By Oluchi Chibuzor
One of the key findings of the customer segmentation study executed by the Lagos Business School (LBS) is that broader community engagement, including with religious institutions and informal social groups, is essential to driving financial inclusion in Nigeria.
The study which was launched in Lagos recently, also identified the need for unconventional approaches to on-boarding financially excluded persons such as the use of livestock ownership as collateral for financing, amongst others.
This report was launched in partnership with Dalberg and the Bill and Melinda Gates Foundation.
In the new report by the Sustainable and Inclusive Digital Financial Services initiative (SIDFS) of the LBS, which was launched alongside an art exhibition, six customer segments of financially excluded persons were identified.
These were the vulnerable believers, which formed 12 per cent of the population; resilient savers, which form 21 per cent of the population; dependent individualists, 22 per cent of the population; digital youth, 19 per cent of the population; confident optimists, 14per cent of the population and lastly, those the report described as the sceptical cultivators which form 12 per cent of the population.
An Academic Director and Senior Fellow at the LBS, Dr Olayinka David-West, who also leads the Sustainable and Inclusive Digital Financial Services initiative said, “one of the many challenges of financial service providers (FSPs) is limited knowledge of customers, and as a result they often overlook high potential customers or misidentify their needs and invest in products and channels that sometimes miss the mark.
“The customer segments presented in this study provide insights into the behavioural and attitudinal traits of the Bottom of the Pyramid (BoP) population, currently estimated at 75per cent of Nigeria’s population (about 135 million persons), with a view to providing FSPs with correct information to create fit-for-use, segment-aligned digital financial products.” she added.
On her part, a Partner and Nigeria Director, Dalberg, Nneka Eze said, “As part of our work to define a novel, globally applicable approach to segmentation, we conducted deep research in six countries across Africa and Asia.
“As with all the countries, the Nigeria report introduces a novel approach to segmentation that integrates contextual, behavioural, and psychometric variables that is useful in identifying patterns, highlighting nuances and differences between people that may not be clear from their contexts alone.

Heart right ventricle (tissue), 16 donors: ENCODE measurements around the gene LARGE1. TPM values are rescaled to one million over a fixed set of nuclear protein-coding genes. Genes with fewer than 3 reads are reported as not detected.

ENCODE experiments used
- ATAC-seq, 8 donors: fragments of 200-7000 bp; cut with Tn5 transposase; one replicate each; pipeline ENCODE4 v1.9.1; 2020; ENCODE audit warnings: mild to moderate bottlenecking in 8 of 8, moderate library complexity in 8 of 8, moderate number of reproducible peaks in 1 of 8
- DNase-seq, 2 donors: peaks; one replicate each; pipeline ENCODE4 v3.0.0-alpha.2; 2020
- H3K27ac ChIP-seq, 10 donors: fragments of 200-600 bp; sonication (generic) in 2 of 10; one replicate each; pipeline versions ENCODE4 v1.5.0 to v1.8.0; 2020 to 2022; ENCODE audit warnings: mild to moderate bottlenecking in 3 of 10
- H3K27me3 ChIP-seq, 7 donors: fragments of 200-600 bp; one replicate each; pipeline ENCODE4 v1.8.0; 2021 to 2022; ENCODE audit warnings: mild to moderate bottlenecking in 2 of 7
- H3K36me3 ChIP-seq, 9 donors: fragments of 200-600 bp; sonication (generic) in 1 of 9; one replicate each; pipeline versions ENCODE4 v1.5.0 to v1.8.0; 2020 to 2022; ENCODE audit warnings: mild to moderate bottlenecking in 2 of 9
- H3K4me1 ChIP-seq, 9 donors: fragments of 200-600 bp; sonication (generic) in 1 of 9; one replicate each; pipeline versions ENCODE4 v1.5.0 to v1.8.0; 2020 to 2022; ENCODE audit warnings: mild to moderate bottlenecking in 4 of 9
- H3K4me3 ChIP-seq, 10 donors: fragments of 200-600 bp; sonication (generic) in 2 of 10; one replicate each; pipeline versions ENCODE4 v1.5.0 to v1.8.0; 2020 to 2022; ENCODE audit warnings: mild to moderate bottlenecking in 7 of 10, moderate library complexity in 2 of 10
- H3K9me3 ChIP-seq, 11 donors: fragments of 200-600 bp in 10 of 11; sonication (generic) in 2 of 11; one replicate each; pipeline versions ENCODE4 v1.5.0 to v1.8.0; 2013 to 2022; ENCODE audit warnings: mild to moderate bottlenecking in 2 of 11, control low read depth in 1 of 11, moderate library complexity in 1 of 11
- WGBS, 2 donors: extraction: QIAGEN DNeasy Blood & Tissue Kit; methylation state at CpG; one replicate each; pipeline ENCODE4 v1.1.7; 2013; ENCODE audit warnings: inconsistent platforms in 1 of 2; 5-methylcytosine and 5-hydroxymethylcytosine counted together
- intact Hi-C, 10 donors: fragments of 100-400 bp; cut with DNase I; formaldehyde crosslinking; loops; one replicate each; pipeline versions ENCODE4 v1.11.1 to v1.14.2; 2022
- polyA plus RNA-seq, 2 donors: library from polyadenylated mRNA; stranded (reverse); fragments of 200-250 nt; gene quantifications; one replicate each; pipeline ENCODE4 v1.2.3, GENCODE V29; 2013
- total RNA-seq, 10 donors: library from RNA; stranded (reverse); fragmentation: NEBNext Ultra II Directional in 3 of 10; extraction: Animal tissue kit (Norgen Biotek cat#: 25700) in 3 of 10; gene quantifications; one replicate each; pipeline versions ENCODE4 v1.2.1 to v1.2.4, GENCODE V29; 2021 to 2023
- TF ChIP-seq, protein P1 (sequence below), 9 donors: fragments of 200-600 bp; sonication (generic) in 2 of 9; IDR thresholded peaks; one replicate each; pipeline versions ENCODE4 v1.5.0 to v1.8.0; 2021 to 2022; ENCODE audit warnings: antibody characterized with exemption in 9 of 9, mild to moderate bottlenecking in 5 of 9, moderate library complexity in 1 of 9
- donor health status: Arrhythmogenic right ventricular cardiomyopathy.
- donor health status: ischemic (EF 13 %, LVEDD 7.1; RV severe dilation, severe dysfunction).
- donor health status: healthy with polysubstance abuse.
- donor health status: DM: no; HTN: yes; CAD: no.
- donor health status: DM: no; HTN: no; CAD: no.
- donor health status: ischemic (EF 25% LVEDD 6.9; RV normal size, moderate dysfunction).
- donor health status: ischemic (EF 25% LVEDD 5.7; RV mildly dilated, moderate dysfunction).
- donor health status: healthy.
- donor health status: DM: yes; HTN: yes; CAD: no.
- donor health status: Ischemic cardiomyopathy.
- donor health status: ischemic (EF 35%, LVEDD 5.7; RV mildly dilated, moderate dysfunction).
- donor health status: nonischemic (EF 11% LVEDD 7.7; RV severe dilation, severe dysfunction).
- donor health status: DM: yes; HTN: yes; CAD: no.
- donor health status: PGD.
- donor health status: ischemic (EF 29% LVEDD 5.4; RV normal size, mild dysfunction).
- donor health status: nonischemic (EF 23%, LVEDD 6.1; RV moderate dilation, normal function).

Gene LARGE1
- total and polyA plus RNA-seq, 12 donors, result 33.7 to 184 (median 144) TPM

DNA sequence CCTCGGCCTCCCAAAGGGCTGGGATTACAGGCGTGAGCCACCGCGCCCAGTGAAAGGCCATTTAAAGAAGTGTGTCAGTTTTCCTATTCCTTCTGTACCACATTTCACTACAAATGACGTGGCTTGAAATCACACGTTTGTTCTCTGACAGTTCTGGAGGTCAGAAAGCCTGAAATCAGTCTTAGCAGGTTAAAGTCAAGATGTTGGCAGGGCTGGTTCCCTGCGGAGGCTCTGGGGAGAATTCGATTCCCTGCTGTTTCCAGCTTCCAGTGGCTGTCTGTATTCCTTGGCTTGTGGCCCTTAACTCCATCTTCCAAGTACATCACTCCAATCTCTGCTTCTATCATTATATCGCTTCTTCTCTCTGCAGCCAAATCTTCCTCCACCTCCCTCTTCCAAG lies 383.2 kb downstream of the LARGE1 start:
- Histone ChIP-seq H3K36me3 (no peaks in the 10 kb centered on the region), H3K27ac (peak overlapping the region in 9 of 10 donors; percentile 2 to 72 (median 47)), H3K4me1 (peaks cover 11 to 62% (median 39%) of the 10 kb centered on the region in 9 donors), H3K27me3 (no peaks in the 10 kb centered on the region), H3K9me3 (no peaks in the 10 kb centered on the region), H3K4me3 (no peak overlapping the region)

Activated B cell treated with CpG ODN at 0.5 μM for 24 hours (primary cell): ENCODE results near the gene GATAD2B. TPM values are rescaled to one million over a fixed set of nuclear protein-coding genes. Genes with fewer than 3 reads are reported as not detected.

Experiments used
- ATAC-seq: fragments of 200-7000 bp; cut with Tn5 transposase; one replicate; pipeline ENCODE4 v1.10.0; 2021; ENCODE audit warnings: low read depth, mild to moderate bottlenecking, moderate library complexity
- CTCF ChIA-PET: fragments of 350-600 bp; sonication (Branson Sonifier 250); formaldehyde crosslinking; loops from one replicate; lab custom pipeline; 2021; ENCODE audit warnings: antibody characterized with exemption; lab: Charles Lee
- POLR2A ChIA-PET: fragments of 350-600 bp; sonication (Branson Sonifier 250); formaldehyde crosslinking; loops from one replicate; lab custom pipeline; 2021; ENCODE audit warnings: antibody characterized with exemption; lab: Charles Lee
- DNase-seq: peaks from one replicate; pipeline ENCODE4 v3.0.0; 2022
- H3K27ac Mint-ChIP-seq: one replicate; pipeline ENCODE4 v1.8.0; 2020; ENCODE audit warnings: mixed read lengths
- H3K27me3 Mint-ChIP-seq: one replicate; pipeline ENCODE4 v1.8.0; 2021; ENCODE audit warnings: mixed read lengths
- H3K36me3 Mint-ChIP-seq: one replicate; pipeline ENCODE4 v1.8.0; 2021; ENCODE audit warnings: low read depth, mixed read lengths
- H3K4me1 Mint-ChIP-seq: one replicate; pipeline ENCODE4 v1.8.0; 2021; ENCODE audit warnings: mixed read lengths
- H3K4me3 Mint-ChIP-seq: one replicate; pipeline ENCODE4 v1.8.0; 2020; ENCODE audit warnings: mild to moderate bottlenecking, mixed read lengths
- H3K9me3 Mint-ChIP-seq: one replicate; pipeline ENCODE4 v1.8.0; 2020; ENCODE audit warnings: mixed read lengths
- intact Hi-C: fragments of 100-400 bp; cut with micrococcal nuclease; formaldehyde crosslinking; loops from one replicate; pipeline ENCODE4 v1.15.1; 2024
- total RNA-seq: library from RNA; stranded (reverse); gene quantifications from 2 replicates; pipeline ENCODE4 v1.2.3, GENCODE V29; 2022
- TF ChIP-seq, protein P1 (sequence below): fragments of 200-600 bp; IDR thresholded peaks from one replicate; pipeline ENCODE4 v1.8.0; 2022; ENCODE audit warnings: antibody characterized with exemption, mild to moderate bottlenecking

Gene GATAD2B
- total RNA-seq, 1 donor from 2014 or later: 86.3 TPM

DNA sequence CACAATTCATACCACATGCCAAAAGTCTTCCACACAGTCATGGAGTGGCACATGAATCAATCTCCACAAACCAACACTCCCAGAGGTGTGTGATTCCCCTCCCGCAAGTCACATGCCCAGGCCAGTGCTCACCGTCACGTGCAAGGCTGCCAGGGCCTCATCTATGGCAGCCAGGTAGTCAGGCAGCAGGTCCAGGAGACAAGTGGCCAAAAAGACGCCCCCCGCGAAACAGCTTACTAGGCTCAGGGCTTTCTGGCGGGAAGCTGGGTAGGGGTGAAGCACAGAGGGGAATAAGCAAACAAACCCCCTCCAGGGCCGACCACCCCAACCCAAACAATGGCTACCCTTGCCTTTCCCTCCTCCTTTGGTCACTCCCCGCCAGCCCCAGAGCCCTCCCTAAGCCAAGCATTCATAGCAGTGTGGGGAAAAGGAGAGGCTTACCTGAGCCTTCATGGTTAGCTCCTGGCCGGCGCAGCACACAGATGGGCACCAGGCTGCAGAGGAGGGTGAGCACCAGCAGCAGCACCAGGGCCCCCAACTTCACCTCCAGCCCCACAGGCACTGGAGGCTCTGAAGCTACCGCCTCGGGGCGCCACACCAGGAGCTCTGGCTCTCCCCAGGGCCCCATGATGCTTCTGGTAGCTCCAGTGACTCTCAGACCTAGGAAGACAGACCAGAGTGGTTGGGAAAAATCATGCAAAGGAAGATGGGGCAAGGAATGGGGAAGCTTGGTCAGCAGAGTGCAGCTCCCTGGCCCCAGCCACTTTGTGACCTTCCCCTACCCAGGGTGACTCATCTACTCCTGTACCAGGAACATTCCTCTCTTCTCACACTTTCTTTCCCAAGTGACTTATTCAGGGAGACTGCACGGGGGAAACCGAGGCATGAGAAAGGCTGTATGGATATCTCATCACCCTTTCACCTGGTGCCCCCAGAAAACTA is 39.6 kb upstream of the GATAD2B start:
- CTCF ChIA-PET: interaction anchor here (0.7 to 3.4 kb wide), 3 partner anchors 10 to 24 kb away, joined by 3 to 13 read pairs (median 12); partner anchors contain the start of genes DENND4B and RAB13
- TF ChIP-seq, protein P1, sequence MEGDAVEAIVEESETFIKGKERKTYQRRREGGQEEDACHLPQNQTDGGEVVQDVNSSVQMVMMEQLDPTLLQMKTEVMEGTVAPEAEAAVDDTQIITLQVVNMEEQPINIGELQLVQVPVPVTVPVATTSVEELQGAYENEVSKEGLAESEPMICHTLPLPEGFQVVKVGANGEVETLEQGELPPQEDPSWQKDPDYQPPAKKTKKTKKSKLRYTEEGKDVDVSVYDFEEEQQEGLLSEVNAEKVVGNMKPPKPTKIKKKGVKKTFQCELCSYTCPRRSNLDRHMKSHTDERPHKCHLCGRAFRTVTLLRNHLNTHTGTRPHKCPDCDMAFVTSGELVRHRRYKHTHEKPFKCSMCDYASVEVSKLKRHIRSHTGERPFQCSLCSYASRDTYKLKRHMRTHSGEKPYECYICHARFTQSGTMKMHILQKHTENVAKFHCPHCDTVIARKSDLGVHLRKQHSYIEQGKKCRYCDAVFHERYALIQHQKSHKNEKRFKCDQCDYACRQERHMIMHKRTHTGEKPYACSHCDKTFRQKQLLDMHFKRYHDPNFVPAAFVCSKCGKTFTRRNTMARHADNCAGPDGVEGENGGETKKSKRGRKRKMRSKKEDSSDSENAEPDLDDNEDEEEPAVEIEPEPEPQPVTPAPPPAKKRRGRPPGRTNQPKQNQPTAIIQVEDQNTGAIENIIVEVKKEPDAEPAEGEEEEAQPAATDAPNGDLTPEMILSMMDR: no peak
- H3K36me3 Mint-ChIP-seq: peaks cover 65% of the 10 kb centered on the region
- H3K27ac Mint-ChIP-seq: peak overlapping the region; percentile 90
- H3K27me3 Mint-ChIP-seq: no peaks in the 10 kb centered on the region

“Overlaying a segmentation using behavioural and psychometric approaches with FSPs’ existing segmentation strategies, we identified opportunities to drive market share— reaching people that a broad demographic approach to the market may not reach or energise.”
In addition, the report proffered principles on engaging with the last mile customers based on motivation.
“For instance, in dealing with the vulnerable believers; people who are mostly lower middle-class to poor, religious, predominantly rural, with limited education, use financial services infrequently and struggle to pay bills; the report says the task is figuring out how FSPs, government or development organisations can leverage religious institutions as a channel for financial information and support and also how to develop agricultural programs that allow this group to take control of their financial lives.
“More so, for sceptical cultivators, who draw on more people than average for support during emergencies, yet face difficulty raising emergency funds and distrust people in their communities, the task is how to encourage mobile network operators (MNOs) to incentivise and facilitate greater phone ownership and usage by the segment, to improve access to services, provide daily liquidity, support financial planning and disciplined savings, build financial confidence and autonomy, and foster financial connections and access to emergency support.”